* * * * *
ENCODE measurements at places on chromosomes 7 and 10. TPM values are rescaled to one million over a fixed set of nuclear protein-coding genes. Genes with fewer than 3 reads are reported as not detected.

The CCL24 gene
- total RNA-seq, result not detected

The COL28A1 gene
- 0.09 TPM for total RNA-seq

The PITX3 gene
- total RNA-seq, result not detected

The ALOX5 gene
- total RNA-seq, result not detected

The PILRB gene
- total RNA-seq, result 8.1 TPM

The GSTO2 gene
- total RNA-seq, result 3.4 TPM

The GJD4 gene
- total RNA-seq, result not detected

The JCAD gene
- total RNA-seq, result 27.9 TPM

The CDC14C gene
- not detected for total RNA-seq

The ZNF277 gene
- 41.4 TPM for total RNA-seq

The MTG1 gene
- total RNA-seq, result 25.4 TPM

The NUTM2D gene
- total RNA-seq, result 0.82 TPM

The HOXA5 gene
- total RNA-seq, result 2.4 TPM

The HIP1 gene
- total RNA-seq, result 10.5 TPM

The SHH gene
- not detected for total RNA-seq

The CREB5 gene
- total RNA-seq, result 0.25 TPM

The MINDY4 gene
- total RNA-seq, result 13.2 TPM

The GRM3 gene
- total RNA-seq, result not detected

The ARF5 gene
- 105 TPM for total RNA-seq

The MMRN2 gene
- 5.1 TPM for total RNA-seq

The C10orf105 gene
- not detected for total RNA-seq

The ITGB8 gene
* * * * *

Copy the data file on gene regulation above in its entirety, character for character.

ENCODE measurements at places on chromosomes 7 and 10. TPM values are rescaled to one million over a fixed set of nuclear protein-coding genes. Genes with fewer than 3 reads are reported as not detected.

The CCL24 gene
- total RNA-seq, result not detected

The COL28A1 gene
- 0.09 TPM for total RNA-seq

The PITX3 gene
- total RNA-seq, result not detected

The ALOX5 gene
- total RNA-seq, result not detected

The PILRB gene
- total RNA-seq, result 8.1 TPM

The GSTO2 gene
- total RNA-seq, result 3.4 TPM

The GJD4 gene
- total RNA-seq, result not detected

The JCAD gene
- total RNA-seq, result 27.9 TPM

The CDC14C gene
- not detected for total RNA-seq

The ZNF277 gene
- 41.4 TPM for total RNA-seq

The MTG1 gene
- total RNA-seq, result 25.4 TPM

The NUTM2D gene
- total RNA-seq, result 0.82 TPM

The HOXA5 gene
- total RNA-seq, result 2.4 TPM

The HIP1 gene
- total RNA-seq, result 10.5 TPM

The SHH gene
- not detected for total RNA-seq

The CREB5 gene
- total RNA-seq, result 0.25 TPM

The MINDY4 gene
- total RNA-seq, result 13.2 TPM

The GRM3 gene
- total RNA-seq, result not detected

The ARF5 gene
- 105 TPM for total RNA-seq

The MMRN2 gene
- 5.1 TPM for total RNA-seq

The C10orf105 gene
- not detected for total RNA-seq

The ITGB8 gene